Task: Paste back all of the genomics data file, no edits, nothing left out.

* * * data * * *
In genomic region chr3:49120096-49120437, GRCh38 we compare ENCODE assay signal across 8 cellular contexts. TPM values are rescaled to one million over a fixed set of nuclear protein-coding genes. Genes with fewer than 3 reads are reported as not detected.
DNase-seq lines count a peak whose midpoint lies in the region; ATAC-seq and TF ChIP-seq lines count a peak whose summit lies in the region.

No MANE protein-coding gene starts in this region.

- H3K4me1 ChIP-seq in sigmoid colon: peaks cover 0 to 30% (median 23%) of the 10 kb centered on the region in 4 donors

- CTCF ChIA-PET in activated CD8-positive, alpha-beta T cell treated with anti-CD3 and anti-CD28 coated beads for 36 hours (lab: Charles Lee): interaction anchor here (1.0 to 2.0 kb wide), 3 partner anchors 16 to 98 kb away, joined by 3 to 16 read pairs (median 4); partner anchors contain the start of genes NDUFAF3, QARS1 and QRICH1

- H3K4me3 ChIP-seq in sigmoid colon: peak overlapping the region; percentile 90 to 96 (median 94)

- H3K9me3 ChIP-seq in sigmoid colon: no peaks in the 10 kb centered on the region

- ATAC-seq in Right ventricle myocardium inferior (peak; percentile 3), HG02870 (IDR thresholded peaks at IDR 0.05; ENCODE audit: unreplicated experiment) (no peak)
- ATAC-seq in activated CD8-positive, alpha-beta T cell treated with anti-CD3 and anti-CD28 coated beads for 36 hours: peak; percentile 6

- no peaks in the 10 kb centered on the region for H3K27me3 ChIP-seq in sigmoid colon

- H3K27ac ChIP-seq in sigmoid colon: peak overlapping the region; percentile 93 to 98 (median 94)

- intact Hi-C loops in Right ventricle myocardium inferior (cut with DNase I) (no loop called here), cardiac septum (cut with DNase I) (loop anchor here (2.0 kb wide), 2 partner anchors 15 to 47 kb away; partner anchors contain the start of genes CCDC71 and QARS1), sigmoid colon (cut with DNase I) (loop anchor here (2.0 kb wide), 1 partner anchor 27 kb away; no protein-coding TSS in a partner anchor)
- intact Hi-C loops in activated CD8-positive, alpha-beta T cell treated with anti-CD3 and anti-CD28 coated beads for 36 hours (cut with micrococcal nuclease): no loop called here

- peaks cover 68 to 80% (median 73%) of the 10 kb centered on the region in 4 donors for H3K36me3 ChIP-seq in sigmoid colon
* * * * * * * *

In genomic region chr3:49120096-49120437, GRCh38 we compare ENCODE assay signal across 8 cellular contexts. TPM values are rescaled to one million over a fixed set of nuclear protein-coding genes. Genes with fewer than 3 reads are reported as not detected.
DNase-seq lines count a peak whose midpoint lies in the region; ATAC-seq and TF ChIP-seq lines count a peak whose summit lies in the region.

No MANE protein-coding gene starts in this region.

- H3K4me1 ChIP-seq in sigmoid colon: peaks cover 0 to 30% (median 23%) of the 10 kb centered on the region in 4 donors

- CTCF ChIA-PET in activated CD8-positive, alpha-beta T cell treated with anti-CD3 and anti-CD28 coated beads for 36 hours (lab: Charles Lee): interaction anchor here (1.0 to 2.0 kb wide), 3 partner anchors 16 to 98 kb away, joined by 3 to 16 read pairs (median 4); partner anchors contain the start of genes NDUFAF3, QARS1 and QRICH1

- H3K4me3 ChIP-seq in sigmoid colon: peak overlapping the region; percentile 90 to 96 (median 94)

- H3K9me3 ChIP-seq in sigmoid colon: no peaks in the 10 kb centered on the region

- ATAC-seq in Right ventricle myocardium inferior (peak; percentile 3), HG02870 (IDR thresholded peaks at IDR 0.05; ENCODE audit: unreplicated experiment) (no peak)
- ATAC-seq in activated CD8-positive, alpha-beta T cell treated with anti-CD3 and anti-CD28 coated beads for 36 hours: peak; percentile 6

- no peaks in the 10 kb centered on the region for H3K27me3 ChIP-seq in sigmoid colon

- H3K27ac ChIP-seq in sigmoid colon: peak overlapping the region; percentile 93 to 98 (median 94)

- intact Hi-C loops in Right ventricle myocardium inferior (cut with DNase I) (no loop called here), cardiac septum (cut with DNase I) (loop anchor here (2.0 kb wide), 2 partner anchors 15 to 47 kb away; partner anchors contain the start of genes CCDC71 and QARS1), sigmoid colon (cut with DNase I) (loop anchor here (2.0 kb wide), 1 partner anchor 27 kb away; no protein-coding TSS in a partner anchor)
- intact Hi-C loops in activated CD8-positive, alpha-beta T cell treated with anti-CD3 and anti-CD28 coated beads for 36 hours (cut with micrococcal nuclease): no loop called here

- peaks cover 68 to 80% (median 73%) of the 10 kb centered on the region in 4 donors for H3K36me3 ChIP-seq in sigmoid colon